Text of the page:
Saudi Arabia has embarked more assertively in recent years on an outreach to Jewish and Christian groups. Some of those efforts have coincided with a broader alignment of interests and emerging ties between the Gulf Arab states and Israel, which share a common foe in Iran.
Saudi Crown Prince Mohammed bin Salman has also overseen efforts to supplant a religiously conservative Saudi identity with one rooted in hyper-nationalism, following decades of adherence to a hard-line interpretation of Islam known as Wahhabism, which has flourished in the kingdom.
Faisal bin Muaammar, who heads the Saudi-funded International Dialogue Center organizing the five-day forum, told The Associated Press the purpose of the event is to enhance relationships among different faiths.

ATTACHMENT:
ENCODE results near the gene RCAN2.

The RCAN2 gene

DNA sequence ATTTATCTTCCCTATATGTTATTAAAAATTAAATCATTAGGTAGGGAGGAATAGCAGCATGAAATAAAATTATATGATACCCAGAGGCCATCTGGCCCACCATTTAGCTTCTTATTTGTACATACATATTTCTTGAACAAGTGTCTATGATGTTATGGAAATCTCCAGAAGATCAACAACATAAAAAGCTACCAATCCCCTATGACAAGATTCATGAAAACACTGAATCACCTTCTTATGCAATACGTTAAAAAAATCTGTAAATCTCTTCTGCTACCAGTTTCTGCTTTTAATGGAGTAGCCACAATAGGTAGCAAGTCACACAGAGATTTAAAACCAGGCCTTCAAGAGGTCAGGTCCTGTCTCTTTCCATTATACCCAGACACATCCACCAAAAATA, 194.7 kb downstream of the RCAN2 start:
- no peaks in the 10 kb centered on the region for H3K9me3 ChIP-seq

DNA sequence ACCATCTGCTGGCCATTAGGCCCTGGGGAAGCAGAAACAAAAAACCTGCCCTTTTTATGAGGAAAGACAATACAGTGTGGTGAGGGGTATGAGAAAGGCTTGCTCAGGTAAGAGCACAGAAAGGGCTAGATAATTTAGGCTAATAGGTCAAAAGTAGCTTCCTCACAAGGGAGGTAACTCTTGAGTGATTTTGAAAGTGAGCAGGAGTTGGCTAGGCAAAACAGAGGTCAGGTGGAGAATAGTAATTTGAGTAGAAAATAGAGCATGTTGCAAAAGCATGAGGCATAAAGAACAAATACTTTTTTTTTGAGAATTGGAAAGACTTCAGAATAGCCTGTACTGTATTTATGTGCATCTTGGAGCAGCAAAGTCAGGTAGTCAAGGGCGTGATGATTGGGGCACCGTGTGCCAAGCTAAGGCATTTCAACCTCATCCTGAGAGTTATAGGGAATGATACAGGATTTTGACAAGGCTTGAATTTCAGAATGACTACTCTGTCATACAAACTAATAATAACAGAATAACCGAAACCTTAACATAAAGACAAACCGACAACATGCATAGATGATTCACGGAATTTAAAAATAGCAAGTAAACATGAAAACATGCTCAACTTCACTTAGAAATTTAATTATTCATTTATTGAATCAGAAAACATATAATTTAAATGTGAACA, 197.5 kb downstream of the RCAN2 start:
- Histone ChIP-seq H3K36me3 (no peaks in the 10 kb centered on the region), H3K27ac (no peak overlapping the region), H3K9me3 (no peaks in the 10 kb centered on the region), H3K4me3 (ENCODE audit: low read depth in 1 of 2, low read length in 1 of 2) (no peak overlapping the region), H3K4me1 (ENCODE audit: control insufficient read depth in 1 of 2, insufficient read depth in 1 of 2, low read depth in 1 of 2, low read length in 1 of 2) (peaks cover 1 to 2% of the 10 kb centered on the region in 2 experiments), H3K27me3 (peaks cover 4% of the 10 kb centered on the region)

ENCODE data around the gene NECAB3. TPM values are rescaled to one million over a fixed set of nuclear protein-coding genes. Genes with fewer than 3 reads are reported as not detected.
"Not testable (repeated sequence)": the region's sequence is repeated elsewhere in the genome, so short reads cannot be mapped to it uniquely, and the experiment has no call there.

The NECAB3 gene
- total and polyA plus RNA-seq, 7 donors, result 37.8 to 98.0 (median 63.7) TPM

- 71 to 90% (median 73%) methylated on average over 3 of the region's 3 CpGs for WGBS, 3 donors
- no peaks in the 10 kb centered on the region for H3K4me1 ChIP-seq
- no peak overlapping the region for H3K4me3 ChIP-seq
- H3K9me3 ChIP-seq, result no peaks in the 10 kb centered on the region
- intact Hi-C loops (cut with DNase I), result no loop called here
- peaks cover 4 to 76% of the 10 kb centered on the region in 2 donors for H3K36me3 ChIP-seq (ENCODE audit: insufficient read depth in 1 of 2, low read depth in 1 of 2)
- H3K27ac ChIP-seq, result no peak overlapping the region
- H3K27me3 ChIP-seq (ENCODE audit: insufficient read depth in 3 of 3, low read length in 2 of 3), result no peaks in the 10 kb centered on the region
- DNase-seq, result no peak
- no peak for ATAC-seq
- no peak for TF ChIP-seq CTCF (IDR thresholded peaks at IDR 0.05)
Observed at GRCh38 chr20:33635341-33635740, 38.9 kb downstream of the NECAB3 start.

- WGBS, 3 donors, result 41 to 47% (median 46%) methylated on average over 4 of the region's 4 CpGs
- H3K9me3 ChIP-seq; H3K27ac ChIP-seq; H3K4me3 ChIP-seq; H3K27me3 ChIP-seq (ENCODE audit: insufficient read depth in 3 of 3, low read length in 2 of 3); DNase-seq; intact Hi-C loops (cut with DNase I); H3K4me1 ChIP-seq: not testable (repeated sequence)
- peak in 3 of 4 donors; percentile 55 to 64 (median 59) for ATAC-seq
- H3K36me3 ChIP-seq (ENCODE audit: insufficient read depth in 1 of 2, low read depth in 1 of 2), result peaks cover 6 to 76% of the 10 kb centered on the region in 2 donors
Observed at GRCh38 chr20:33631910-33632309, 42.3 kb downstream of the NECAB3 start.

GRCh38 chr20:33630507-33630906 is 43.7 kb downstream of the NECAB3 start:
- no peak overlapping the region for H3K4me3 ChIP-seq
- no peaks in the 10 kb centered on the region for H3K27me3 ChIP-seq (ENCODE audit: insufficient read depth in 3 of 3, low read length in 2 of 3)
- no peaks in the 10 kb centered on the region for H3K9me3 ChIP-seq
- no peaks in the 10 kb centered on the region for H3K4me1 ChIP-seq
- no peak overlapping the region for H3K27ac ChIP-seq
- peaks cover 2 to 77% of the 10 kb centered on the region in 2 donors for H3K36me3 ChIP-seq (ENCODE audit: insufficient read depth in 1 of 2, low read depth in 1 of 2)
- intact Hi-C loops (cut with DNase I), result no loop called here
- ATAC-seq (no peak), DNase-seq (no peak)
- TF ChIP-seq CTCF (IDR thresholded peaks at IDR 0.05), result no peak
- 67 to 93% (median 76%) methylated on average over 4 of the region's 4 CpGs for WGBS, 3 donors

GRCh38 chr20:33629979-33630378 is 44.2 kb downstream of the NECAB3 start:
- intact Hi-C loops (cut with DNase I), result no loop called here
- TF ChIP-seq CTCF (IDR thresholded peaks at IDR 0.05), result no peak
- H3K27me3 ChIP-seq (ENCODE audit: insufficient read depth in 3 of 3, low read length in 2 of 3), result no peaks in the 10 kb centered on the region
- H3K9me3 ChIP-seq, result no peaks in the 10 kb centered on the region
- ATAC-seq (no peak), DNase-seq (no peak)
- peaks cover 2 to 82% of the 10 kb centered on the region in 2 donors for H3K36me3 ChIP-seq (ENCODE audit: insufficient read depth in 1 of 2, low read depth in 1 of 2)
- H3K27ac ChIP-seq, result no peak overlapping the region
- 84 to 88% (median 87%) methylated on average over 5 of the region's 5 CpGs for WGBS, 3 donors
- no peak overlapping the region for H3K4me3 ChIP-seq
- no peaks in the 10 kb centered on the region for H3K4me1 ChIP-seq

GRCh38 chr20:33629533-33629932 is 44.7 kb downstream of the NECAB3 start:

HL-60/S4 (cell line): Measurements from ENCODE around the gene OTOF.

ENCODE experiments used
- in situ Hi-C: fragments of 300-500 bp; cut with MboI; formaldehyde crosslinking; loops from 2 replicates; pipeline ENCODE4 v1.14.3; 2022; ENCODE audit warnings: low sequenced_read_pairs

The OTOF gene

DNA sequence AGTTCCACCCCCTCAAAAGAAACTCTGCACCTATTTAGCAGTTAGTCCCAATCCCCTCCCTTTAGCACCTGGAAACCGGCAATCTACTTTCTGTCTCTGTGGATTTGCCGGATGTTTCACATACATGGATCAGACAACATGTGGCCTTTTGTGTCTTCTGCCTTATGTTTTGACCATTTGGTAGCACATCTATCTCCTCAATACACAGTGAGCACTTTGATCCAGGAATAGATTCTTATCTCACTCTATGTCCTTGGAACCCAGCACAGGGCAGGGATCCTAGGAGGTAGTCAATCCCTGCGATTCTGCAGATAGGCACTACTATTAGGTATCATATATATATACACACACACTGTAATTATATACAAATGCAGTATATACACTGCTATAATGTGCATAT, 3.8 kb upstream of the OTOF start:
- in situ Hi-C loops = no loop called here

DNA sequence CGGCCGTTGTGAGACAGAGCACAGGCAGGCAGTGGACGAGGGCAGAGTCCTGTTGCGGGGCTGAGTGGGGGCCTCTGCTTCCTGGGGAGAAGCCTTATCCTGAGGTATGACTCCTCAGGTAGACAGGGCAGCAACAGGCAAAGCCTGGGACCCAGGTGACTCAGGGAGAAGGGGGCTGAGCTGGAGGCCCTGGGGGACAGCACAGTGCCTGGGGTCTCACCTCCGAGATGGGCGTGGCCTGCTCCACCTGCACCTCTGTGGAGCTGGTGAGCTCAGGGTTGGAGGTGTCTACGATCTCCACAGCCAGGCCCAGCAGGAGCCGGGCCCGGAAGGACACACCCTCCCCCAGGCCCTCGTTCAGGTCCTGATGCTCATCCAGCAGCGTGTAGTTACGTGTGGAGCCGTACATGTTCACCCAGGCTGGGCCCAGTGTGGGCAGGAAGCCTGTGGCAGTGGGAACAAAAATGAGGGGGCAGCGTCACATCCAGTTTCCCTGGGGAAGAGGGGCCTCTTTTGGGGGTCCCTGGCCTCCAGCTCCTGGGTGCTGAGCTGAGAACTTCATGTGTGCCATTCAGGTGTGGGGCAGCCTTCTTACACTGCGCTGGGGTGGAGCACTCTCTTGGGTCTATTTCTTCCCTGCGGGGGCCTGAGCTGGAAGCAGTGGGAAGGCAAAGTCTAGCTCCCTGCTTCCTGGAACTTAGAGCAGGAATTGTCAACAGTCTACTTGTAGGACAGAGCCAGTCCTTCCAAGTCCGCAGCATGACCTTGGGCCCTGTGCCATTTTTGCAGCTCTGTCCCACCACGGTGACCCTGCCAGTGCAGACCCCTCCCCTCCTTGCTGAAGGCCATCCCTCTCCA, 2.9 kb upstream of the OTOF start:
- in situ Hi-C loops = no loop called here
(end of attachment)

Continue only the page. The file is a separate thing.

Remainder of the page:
“We are talking about a relationship between religions, between Muslims, Christians, Jews, Buddhists, and Hindus. The dialogue has no political agenda at all, or a political direction in terms of political conversations or negotiations,” he said.
Still, he said interfaith forums like this can help build bridges between people and countries.
“If it is used for the right reasons, the input of religious leaders or religious parties is excellent for any peace process in the world,” he said.
The event had been envisioned to be held in the Saudi capital, Riyadh, a rare gathering of diverse religious figures in the conservative Islamic nation. However, due to the coronavirus pandemic, the forum is being held virtually like other high-profile G-20 events hosted by Saudi Arabia.
Speakers at Tuesday’s opening session included the Saudi religious affairs minister, the secretary general of the Saudi-based Muslim World League, the grand mufti of Egypt, archbishop of Constantinople-New Rome and ecumenical patriarch, the president of the Conference of European Rabbis, and U.N. representatives.
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